No body of water is in your view,
And that, my friends, is an important clue.
Explanation:
Was intended to keep everyone away from lakes and the river. "No body of water" were the tip-off words.
Our Thoughts:
Yup. More clue recycling. See 1955 clue 2.
 
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Published on Tuesday, February 1, 1955
In your view, towering high,
Six slender objects spike the sky;
A post's nearby and also a road,
Now you're near the treasure lode.
Explanation:
The phrase "six slender objects spike the sky" describes six flag poles that could be seen from the corner. "Post" was a hint about the mailbox where the chest was hidden.
Our Thoughts:
We're fans of British English, so in that context, "A post's nearby" makes sense for a mailbox. In United Statesian, however, post in grammar like this means post. As in something sunk into the ground to support something else. Nonetheless, a good clue.
 
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Published on Wednesday, February 2, 1955
A structure of red can be seen,
But more important is the color green;
Don't look here for another clue,
We've already been too good to you.
Explanation:
Mentioned the "red structure" which was the Ryan hotel, and "green" referred to the mailbox itself.
Our Thoughts:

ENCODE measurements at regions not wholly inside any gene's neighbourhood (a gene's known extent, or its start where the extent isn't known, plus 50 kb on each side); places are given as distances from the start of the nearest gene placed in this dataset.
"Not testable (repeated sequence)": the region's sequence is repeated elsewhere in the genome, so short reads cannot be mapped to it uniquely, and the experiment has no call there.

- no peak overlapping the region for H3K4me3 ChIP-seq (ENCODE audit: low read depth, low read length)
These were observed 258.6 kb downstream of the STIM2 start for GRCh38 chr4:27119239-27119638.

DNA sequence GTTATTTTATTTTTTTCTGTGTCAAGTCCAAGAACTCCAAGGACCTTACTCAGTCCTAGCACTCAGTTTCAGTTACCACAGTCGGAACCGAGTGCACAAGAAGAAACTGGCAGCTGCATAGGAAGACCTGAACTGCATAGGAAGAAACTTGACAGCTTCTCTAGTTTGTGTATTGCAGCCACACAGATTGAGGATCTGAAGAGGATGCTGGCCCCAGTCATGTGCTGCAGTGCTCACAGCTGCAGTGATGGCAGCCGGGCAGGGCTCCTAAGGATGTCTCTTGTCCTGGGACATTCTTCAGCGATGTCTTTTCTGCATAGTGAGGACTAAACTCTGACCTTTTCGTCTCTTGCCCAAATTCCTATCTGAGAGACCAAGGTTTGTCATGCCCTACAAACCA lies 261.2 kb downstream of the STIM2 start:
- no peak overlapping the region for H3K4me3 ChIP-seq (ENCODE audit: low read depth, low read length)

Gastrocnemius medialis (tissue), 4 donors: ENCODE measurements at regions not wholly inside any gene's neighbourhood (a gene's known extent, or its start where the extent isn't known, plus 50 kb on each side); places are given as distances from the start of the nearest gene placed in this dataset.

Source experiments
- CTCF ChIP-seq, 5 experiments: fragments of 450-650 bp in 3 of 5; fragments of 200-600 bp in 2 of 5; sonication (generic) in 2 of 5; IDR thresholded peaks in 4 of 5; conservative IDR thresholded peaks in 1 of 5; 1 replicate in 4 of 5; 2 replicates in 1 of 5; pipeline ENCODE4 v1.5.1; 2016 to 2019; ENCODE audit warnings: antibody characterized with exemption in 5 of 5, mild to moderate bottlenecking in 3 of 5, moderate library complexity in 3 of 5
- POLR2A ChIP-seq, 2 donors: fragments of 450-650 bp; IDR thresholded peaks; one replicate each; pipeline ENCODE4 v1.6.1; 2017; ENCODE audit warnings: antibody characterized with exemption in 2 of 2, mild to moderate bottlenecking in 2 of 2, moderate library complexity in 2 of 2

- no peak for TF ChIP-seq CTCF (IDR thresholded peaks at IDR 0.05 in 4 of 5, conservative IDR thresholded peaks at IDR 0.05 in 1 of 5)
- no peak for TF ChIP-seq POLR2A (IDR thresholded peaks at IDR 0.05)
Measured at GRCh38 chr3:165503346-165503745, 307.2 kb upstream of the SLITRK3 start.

Whew. It came close, but they didn't recycle the line from 1953's Seventh Clue.
 
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Published on Wednesday, February 2, 1955
The birds above don't sing of love,
But don't let this confuse you;
This seventh clue means more to you,
Than simply to amuse you.
Explanation:
"The birds above don't sing of love" - Those birds are sculptured ones on the top of the Golden Rule building. The second key word in that jingle was "seventh", which referred to the street.
Our Thoughts:
A clever use of the word seventh. It would be interesting to see if a clue like this would stimulate our modern-day over-noodling to see if seventh meant Seventh Street or if we'd employ Occam's Razor.
 
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Published on Thursday, February 3, 1955
If the vision you have is extra keen,
The top of a bridge can be seen;
Don't venture forth for a closer look,
For where you are is the treasure's nook.
Explanation:
Mentioned a bridge, and that was the Robert Street bridge.
Our Thoughts:
This is actually an interesting clue. In the context of the time, before Seventh Street was rerouted onto Eighth (and for a short time Ninth) Street, and Seventh Street between Jackson and Minnesota Streets became Seventh Place, Seventh Street was 4 blocks away from the Robert Street Bridge. The arches of this bridge are probably six or seven blocks away. A nice reference, particularly since it mentions only the top of the bridge, since the rest of the bridge isn't really visible from the intersection.